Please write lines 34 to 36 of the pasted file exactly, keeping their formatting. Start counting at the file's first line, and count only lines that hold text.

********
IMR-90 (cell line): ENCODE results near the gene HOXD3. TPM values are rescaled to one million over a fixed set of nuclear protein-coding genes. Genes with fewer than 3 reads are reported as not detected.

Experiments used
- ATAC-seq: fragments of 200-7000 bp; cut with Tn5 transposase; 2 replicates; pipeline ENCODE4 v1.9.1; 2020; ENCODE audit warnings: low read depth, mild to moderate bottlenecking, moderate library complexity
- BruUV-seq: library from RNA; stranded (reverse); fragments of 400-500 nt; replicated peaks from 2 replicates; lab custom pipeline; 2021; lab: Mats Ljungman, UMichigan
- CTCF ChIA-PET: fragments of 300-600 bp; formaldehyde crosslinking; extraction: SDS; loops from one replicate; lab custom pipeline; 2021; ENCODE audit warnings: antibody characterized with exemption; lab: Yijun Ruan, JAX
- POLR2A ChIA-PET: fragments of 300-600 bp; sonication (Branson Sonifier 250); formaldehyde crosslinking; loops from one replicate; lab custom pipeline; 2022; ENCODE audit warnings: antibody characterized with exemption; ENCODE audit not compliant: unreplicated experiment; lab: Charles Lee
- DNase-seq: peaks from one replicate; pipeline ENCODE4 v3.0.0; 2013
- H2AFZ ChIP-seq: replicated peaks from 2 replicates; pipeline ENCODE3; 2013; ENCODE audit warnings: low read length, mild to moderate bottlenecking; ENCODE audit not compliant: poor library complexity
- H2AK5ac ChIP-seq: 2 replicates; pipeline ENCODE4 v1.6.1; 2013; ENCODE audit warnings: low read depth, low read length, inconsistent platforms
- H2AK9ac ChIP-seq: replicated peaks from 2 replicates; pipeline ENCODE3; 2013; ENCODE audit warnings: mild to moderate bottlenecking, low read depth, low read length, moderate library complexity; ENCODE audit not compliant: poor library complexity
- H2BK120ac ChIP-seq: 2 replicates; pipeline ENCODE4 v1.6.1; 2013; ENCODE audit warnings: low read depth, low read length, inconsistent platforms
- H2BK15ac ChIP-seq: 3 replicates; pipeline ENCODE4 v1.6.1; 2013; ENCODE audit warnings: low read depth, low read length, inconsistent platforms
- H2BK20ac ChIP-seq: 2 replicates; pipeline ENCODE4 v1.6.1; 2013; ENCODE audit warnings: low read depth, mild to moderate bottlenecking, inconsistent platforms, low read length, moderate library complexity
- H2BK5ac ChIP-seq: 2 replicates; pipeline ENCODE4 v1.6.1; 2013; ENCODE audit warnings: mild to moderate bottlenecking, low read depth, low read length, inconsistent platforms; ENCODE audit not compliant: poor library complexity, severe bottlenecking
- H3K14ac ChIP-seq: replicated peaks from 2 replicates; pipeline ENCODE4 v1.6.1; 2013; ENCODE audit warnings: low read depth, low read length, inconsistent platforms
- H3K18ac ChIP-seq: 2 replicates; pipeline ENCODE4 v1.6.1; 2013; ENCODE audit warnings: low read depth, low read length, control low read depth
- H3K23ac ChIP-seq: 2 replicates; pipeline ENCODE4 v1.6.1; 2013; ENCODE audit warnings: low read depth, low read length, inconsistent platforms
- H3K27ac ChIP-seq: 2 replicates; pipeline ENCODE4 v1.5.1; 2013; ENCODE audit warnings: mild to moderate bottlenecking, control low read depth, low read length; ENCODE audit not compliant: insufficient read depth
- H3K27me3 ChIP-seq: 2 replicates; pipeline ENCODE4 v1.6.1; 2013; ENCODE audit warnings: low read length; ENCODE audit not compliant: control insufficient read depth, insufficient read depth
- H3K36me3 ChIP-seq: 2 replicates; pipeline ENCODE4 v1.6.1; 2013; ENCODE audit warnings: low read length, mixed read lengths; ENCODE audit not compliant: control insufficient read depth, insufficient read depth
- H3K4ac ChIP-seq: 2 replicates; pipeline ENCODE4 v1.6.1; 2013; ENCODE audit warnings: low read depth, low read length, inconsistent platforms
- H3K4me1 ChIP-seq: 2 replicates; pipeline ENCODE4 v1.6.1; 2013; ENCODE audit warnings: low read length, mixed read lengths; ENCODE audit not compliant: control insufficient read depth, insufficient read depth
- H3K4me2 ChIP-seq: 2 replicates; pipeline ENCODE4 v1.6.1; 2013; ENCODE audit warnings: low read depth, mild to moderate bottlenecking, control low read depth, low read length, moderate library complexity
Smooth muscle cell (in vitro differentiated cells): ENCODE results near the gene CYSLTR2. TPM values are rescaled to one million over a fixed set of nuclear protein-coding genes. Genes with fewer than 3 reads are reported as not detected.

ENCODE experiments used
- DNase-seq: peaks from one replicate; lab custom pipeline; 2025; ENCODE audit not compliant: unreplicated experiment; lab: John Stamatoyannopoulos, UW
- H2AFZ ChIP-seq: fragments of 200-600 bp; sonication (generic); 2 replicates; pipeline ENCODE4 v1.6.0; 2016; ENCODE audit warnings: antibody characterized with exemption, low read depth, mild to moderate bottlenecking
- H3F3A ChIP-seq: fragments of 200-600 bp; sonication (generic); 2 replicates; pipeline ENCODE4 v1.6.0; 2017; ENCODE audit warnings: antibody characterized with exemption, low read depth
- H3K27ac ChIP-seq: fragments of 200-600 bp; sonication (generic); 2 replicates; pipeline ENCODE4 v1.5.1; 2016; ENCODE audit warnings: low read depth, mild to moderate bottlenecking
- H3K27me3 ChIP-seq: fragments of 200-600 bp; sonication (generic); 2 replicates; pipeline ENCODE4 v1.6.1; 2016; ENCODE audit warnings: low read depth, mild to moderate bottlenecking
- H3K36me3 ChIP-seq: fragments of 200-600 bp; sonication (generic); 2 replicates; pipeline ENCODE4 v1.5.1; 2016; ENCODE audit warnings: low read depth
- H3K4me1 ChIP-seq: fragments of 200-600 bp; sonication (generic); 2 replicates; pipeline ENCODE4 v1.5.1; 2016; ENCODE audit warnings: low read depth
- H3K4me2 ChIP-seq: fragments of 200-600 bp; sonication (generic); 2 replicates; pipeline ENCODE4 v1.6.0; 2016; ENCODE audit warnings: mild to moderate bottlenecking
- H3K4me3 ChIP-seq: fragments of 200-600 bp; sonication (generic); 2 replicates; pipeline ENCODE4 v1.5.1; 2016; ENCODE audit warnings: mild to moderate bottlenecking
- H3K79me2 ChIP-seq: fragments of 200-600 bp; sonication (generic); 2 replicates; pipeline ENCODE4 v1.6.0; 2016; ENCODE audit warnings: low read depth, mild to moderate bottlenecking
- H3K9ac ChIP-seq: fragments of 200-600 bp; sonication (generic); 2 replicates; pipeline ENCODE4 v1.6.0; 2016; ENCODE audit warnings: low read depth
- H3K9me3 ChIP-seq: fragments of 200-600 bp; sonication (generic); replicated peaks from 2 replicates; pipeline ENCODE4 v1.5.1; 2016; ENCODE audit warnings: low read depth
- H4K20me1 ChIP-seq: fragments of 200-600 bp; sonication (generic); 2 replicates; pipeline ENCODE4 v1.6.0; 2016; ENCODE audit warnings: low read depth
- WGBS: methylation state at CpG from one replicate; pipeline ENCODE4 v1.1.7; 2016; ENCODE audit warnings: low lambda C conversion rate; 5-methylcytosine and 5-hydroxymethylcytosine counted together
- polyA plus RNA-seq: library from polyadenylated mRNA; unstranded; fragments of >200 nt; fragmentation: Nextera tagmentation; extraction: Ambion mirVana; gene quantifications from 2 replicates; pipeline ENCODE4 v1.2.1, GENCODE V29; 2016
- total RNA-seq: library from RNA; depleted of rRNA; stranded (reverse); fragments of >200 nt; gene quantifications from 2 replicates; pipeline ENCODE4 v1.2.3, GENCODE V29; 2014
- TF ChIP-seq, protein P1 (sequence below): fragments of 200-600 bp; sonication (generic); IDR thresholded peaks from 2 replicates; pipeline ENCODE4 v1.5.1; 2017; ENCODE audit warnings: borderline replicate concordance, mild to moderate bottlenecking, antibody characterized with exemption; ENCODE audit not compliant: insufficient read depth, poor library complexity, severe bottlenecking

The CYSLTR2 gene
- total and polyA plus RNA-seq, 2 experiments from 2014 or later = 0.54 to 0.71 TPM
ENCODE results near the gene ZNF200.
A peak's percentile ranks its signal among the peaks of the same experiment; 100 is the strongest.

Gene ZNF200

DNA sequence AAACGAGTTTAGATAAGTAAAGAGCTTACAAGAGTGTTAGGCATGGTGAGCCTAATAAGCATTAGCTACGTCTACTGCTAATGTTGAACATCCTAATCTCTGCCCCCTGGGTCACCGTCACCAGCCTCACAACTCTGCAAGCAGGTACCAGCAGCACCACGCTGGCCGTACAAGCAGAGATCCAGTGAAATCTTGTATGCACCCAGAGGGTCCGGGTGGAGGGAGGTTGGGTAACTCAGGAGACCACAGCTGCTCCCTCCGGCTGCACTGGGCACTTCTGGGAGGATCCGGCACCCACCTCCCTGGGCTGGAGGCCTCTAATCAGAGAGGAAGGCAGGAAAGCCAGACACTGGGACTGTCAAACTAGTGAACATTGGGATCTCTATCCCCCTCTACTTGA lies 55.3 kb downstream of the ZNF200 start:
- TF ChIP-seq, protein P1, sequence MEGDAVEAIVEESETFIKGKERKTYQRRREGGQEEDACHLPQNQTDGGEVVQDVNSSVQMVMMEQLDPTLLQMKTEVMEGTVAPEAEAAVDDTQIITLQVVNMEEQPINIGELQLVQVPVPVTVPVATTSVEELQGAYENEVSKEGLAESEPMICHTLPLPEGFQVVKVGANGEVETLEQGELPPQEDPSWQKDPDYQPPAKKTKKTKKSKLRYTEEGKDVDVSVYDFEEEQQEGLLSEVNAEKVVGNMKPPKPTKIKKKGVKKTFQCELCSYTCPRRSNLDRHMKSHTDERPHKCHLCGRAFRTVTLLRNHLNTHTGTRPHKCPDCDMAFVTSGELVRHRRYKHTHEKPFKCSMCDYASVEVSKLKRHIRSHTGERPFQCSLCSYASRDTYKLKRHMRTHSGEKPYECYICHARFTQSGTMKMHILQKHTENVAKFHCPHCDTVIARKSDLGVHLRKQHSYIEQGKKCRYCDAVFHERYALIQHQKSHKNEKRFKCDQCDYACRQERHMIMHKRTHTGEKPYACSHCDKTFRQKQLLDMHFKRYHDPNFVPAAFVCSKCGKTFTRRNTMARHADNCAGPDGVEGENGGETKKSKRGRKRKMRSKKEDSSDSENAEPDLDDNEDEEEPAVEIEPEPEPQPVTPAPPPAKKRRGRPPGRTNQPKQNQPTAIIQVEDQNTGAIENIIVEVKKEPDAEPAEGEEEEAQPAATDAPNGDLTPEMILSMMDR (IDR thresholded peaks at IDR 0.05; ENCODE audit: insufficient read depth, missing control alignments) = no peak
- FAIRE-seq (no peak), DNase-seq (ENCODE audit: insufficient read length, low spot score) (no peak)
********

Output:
- H3K4me3 ChIP-seq: fragments of 200-600 bp; sonication (generic); 2 replicates; pipeline ENCODE4 v1.5.1; 2016; ENCODE audit warnings: mild to moderate bottlenecking
- H3K79me2 ChIP-seq: fragments of 200-600 bp; sonication (generic); 2 replicates; pipeline ENCODE4 v1.6.0; 2016; ENCODE audit warnings: low read depth, mild to moderate bottlenecking
- H3K9ac ChIP-seq: fragments of 200-600 bp; sonication (generic); 2 replicates; pipeline ENCODE4 v1.6.0; 2016; ENCODE audit warnings: low read depth